All Professional Education coursework in the School of Education must be completed with a grade of C or higher. Any student who receives a grade of C– or lower in a Professional Education course must retake the course prior to proceeding in the program. Students who are under the "conditional admission" category to the School of Education must complete any Professional Education admission course with a C or higher letter grade in order to remain eligible for authorized courses.
The deferred grade R used on the final grade report indicates that the nature of the course is such that the student’s work can be evaluated only after two or more terms. Courses in which the R grade is appropriate will be announced as a deferred grade course in the Schedule of Classes or Enrollment Bulletin.
The grade point average is determined by multiplying the credit hours by the credit points for each course completed, adding up all the products, and dividing the sum of the products by the number of credit hours in which credit points were received.
The School of Education calculates two GPAs: the University GPA includes all course work taken at Indiana University. The Degree GPA includes only courses counted in the program. In both cases, a minimum 2.5 GPA is required. Each professional and content or area of concentration course must be completed with a C or higher and a 2.5 overall.
If a student is not in attendance during the last several weeks of a semester, the instructor may report a grade of I (indicating that the work submitted is satisfactory but that the entire course has not been completed) if the instructor has reason to believe that the absence was beyond the student's control; if not, the instructor shall record a grade of F or FN.
The time allowed for the removal of an I grade is one calendar year from the date of its recording, the dean of the student’s college or school may authorize adjustment of this period in exceptional circumstances. By assigning an I, an instructor implicitly authorizes and requires that the registrar automatically change an I to an F at the end of the appropriate time period if the student fails to complete the course work to the instructor’s satisfaction. Both the student and the instructor in whose course the student received the I will be notified of this change of grade.
Within certain restrictions, students in good standing may choose to take some elective courses or general-education courses on a P/F basis. The instructor is not notified of the student’s decision to take the course P/F.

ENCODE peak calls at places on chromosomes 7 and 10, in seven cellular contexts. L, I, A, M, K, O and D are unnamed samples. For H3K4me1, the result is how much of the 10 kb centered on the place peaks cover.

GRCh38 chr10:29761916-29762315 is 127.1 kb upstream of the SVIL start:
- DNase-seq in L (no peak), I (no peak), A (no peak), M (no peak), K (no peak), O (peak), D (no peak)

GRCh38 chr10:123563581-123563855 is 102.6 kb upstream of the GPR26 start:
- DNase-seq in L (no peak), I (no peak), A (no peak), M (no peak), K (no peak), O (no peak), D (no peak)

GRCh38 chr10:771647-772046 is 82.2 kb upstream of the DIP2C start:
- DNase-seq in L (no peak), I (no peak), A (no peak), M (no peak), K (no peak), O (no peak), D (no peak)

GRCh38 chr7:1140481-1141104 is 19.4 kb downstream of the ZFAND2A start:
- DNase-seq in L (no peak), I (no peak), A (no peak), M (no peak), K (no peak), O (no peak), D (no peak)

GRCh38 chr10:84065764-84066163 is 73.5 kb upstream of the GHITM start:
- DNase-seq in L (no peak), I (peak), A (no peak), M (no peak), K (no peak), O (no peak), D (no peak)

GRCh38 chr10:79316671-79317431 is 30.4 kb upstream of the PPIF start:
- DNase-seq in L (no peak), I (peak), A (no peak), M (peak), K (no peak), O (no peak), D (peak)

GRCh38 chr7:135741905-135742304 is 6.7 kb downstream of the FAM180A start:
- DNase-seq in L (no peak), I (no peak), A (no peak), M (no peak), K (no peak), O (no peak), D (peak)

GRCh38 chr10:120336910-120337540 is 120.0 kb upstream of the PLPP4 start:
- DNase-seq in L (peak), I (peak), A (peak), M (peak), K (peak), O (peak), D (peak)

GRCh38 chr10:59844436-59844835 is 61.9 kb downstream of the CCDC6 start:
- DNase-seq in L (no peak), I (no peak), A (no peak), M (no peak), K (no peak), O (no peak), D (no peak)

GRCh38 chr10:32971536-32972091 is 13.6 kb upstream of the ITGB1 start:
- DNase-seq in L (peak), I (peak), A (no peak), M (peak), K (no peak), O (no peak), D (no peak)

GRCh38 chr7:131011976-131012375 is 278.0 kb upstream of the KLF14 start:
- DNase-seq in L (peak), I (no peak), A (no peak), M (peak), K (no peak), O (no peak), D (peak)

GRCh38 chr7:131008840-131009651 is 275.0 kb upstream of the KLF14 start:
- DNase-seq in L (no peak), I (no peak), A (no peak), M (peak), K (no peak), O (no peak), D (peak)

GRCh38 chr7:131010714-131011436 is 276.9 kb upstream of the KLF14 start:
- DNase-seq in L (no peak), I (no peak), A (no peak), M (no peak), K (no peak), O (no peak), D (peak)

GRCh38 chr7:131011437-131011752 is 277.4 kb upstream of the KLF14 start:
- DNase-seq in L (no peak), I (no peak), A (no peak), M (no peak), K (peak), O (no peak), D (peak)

The decision to take a class Pass/Fail must be made on or before the end of the first three weeks of class during the regular semester and on or before the end of two weeks in a summer session. Check the Schedule of Classes or Enrollment Bulletin for the exact dates. Appropriate forms are available in the Office of Teacher Education.
There are two restrictions to the Pass/Fail option:
If a student earns a passing grade, a P is recorded on the transcript; this grade of P cannot be replaced by the actual letter grade earned in the course. The grade of P is assigned no grade points and is not considered in computing the grade point average.
If a student earns an F in the course, an F is entered on the transcript. The grade of F is treated as a regular letter grade and is used in computing the grade point average.
This grading option is initiated by the professor teaching a particular course. The professor must obtain permission from the dean of the faculties to grade the class on an S/F basis, and the class must be notified during the first class session that the course will be graded on an S/F basis.
The grade of S carries no grade points and consequently is not considered in figuring grade point averages. The grade of F is used in GPA calculations.
There is no limit to the number of courses or credit hours a student may take on an S/F basis because the option is initiated by a professor. For student-initiated Pass/Fail grading option information, see the Pass/Fail section.
Withdrawing from a course does not result in a grade or figure into the hours of credit or GPA calculations. A student must refer to the date published online at OneStart or the Schedule of Classes/enrollment bulletin to determine the last date for an automatic W from a class for each semester or summer session, or call the Office of Teacher Education for more details. After the automatic withdrawal date has passed, the instructor and the associate dean for teacher education make a determination about whether to give a W or a WF withdrawn failing. Ordinarily, the only acceptable reason for withdrawal is illness or obligation of employment. It's the student's responsibility to start the withdrawal procedure by getting the form and asking the appropriate people to sign it. The application for withdrawal must be processed within 10 days of its receipt.
Note: Students withdrawing from a course to which a laboratory/field experience is linked (M 101, M 201, M 301, M 303, M 401, M 403) must initiate withdrawal from both the academic class and the field experience. Withdrawal is not automatic. Failure to do so may result in a grade of F in the laboratory/field experience.
Any undergraduate student may retake a course for which he/she received a grade below an A during the first 45 hours of course work. A student may exercise this option for no more than three courses, totaling no more than 10 credits. A student may use this option only once for a given course.